Could Assessment Angst Been Avoided?
“It is important to understand that a taxpayer’s tax liability will not necessarily increase when the assessed value of their property increases…One of the common misconceptions held by Allegheny County property owners about the reassessment is that the reassessment will automatically result in a higher property tax bill for the homeowner…” -Allegheny County Controller’s Sales Ratio Study, September 2012
It is little wonder why a lot of taxpayers hold the views on property assessments the Controller describes in the latest audit. A constant drumbeat of “reassessments cause tax increases” combined with court cases going all the way to Pennsylvania’s highest court, two County administrations resisting every step of the way, and a legislative attempt to impose a moratorium on reassessments will have that effect after a while.
That’s not to say that there has been plenty of evidence to the contrary. Earlier this year the website of the County’s own Office of Property Assessments added a page explaining how taxpayers can estimate what will happen to their taxes based on the relative change in assessed value for the County as well as the town and school district in which the taxpayer resides. That page points out that it is entirely possible for a home owner’s taxes to go down after a reassessment. Too bad County officials did not launch a major education effort well before the reassessment was even started. And now we can add the Controller’s audit to the camp that says tax changes will depend on the individual property’s assessment change relative to the taxing district’s overall change.
A massive education effort at the outset, as far back as 2005 when values for 2006 were released, but then revoked by the Council and Chief Executive, would have gone a long way toward avoiding the years of court cases and the expenses incurred by the courts, the County and plaintiffs. It would have been pretty easy as well (pamphlets, website, and a colored chart at each public communication about property taxes would have come in handy). But it never happened. So it is worth asking: how much of the effort to stop the reassessment can be attributed to a genuine misunderstanding of how the process would work on the part of those in charge of it and how much can be attributed to deliberate efforts to keep taxpayers scared and confused and opposed to any reassessment by intimating that the majority of homeowners would see a tax increase? Either way, the obfuscation is inexcusable.
State laws have changed since the time Allegheny County last reassessed in 2002. The County and the municipalities are now required to roll millage rates back to a revenue neutral level. If they decide they want more tax revenue, they have to take a separate vote and, if they want more than 5 percent, they must petition the courts for permission to levy an increase. Act 1 applies to school districts and their revenues are limited to the Act 1 index the district has been assigned for the year preceding the reassessment. Note that although there has not been a reassessment since 2002, County, municipal, and school taxes have been raised at various times over the last ten years. That happens when spending climbs and the tax base is locked in by an assessment freeze as the County imposed in 2005.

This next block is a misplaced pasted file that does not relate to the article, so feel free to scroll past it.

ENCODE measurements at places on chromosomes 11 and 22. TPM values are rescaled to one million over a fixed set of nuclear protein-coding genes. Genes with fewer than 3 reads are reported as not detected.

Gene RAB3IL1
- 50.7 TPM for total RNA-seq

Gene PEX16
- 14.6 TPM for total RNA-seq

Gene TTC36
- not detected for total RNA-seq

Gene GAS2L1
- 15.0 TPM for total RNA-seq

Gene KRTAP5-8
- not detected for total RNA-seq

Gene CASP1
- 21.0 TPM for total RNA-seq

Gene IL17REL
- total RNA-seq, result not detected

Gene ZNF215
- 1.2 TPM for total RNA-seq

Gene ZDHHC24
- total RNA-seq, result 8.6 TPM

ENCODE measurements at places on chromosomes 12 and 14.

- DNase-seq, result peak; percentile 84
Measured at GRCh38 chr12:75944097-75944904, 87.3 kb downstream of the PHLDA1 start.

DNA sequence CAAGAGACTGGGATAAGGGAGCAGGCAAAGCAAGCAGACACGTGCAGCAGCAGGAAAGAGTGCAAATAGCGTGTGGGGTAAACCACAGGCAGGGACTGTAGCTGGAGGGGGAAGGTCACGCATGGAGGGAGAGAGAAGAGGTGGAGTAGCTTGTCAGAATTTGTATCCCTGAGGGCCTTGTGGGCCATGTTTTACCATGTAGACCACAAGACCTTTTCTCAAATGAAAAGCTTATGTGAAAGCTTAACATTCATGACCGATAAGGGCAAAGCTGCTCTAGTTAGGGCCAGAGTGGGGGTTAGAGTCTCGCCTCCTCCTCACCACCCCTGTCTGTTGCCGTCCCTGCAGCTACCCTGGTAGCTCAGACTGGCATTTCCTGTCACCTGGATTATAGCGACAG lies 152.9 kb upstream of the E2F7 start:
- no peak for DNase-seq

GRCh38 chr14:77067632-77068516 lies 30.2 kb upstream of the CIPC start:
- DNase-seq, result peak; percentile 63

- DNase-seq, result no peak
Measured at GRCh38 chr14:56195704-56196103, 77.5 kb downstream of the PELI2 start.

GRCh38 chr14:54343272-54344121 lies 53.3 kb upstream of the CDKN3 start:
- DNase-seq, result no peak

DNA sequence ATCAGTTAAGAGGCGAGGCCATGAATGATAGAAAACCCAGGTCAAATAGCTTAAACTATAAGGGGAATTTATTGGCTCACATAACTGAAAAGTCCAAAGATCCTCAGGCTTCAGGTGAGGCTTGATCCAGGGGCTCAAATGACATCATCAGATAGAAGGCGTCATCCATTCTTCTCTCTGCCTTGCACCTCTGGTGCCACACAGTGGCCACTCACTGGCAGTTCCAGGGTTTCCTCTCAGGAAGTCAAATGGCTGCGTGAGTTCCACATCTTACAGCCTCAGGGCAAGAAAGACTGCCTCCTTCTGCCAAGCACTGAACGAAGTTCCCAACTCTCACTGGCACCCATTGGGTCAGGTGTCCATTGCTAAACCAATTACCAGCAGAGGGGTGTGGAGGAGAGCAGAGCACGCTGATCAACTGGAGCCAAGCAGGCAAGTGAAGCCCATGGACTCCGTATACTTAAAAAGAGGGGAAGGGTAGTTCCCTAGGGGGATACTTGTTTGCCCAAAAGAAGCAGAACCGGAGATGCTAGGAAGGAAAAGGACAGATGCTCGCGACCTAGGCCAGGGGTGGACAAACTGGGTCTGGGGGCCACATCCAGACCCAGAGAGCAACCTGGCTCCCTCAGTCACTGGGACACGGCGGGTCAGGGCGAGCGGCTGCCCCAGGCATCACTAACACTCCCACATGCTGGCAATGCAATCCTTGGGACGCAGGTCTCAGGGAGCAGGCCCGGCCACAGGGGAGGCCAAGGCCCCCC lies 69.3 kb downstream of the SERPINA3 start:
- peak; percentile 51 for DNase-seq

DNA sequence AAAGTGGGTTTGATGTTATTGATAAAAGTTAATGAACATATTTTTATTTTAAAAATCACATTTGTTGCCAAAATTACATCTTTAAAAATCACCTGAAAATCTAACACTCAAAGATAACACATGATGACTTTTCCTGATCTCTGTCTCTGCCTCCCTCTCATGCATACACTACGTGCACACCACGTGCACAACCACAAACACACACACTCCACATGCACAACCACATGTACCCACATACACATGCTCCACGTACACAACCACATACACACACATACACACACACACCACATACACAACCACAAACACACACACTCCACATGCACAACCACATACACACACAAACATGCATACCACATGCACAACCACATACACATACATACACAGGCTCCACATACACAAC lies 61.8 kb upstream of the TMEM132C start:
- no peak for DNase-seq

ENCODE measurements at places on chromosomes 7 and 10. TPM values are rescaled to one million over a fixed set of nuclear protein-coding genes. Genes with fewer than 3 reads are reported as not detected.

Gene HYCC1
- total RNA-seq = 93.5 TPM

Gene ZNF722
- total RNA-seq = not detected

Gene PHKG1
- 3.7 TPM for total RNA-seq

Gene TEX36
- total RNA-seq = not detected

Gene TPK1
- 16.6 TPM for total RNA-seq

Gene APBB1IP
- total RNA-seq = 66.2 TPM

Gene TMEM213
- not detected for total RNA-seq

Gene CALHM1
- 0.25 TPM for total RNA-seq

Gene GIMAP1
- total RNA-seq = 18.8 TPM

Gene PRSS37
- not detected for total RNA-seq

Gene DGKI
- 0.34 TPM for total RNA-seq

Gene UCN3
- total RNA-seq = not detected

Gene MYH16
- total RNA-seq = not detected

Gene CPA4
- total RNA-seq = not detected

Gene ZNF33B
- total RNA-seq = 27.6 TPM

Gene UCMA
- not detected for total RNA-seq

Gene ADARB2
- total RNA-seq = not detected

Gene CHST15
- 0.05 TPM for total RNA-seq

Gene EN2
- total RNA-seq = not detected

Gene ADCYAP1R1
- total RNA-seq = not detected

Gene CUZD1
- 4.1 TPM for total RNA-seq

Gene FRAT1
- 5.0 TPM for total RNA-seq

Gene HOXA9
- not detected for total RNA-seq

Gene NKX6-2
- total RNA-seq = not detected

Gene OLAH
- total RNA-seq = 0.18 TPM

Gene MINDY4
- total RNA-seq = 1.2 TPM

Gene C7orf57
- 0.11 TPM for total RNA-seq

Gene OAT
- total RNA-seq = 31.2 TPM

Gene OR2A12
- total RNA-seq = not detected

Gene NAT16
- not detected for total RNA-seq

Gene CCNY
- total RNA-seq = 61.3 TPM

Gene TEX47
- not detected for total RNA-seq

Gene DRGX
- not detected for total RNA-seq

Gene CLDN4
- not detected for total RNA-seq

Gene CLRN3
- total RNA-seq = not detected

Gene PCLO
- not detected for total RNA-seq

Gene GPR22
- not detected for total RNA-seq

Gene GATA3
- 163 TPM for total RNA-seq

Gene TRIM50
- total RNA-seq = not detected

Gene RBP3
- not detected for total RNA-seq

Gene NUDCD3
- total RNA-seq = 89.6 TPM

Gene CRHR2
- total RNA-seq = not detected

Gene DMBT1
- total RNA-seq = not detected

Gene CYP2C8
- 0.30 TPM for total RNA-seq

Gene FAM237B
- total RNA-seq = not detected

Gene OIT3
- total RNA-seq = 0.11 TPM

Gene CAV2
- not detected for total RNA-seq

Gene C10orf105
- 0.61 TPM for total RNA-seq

The Controller’s audit estimates that the County’s millage rate will fall from the current 5.69 to 4.41 after the assessments are certified. Average rates for municipalities and school districts are to fall from 13.8 to 8.27 and 25.65 to 19.31 respectively. A website called the Property Tax Estimator, designed by faculty at Carnegie Mellon, forecasts the County’s revenue neutral rate a bit lower at 4.11 mills.
The audit shows the example of a home currently assessed at $53,000 which rises to $71,600 (a 35% increase in value). Taxes would fall $102 for that home. A property whose value would increase 73 percent, far in excess of the County’s change (and far in excess of many municipalities and school districts) would see taxes go up $227.
As of now the deadline for the County to produce revised values is December 17th. Those values are needed for the County, the municipalities, and the Pittsburgh Public Schools to set their tax rates for the 2013 fiscal year that begins on January 1st (the remaining school districts have a July-June fiscal year and will have to adjust tax rates then). Given everything that has transpired up until now in this process, a healthy dose of skepticism that all will go according to plan has to be expected.
Keep in mind that the dilatory tactics employed by County officials after the Supreme Court ruled the County must reassess bear much of the responsibility for the low quality and the high error rate of the assessment work done by the contractor. It was obvious that common sense controls were not in place due to the pressures of time to reassess over 500,000 parcels. For example, as we noted years ago in our comments on improving the assessment process, some looking at recent sales prices should be used as a check on the mathematical modeling. In the latest reassessment we saw an egregious example of that not being done. A West Mifflin home that was assessed at $78,400 in the base year assessment from 2002 was reassessed at $82,900. The problem: the home sold in 2011 for $24,900.
Obviously, some blame must go to the contractor. But there can be little doubt that much of the angst created by such erroneous assessments has to be assigned to the delaying tactics used by the County officials, one of whom claimed in his campaign that he would go to jail rather than release the new property valuations.
Hopefully when Council and the Executive sit down to write the ordinance for the next reassessment they come to the conclusion that information overkill will likely be to the benefit of all involved.